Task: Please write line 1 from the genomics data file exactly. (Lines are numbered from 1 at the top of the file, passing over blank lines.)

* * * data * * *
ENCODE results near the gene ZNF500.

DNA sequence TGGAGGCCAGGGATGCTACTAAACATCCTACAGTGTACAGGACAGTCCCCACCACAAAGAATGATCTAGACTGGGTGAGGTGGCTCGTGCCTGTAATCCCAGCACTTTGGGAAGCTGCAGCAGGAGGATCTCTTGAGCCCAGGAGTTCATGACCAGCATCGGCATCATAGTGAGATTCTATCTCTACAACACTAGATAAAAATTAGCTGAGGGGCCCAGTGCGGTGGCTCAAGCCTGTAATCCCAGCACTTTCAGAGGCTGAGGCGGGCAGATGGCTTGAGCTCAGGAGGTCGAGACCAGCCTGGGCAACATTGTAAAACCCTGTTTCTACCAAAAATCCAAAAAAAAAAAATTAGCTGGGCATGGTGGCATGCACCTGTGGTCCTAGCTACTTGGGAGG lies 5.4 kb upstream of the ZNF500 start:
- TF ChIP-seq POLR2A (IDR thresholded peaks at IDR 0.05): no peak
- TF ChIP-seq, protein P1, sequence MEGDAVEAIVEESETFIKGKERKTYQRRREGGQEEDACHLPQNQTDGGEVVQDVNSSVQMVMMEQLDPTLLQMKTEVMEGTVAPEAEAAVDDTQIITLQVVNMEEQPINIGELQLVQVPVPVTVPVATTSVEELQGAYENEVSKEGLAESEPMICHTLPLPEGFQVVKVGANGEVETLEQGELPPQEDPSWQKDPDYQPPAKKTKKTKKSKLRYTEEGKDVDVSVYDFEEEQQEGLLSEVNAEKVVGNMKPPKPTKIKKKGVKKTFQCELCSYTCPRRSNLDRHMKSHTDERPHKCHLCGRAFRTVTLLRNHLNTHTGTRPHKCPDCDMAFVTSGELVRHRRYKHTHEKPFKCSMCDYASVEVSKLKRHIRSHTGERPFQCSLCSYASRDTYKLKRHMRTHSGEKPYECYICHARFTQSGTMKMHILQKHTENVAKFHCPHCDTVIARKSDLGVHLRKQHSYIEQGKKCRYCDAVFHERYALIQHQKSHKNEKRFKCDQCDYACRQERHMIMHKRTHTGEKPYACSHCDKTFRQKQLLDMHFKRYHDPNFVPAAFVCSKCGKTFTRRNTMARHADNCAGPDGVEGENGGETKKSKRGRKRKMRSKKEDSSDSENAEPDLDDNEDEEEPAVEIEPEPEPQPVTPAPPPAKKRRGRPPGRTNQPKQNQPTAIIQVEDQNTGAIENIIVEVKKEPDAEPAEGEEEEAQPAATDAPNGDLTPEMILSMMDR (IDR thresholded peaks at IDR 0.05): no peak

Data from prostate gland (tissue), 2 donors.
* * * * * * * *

ENCODE results near the gene ZNF500.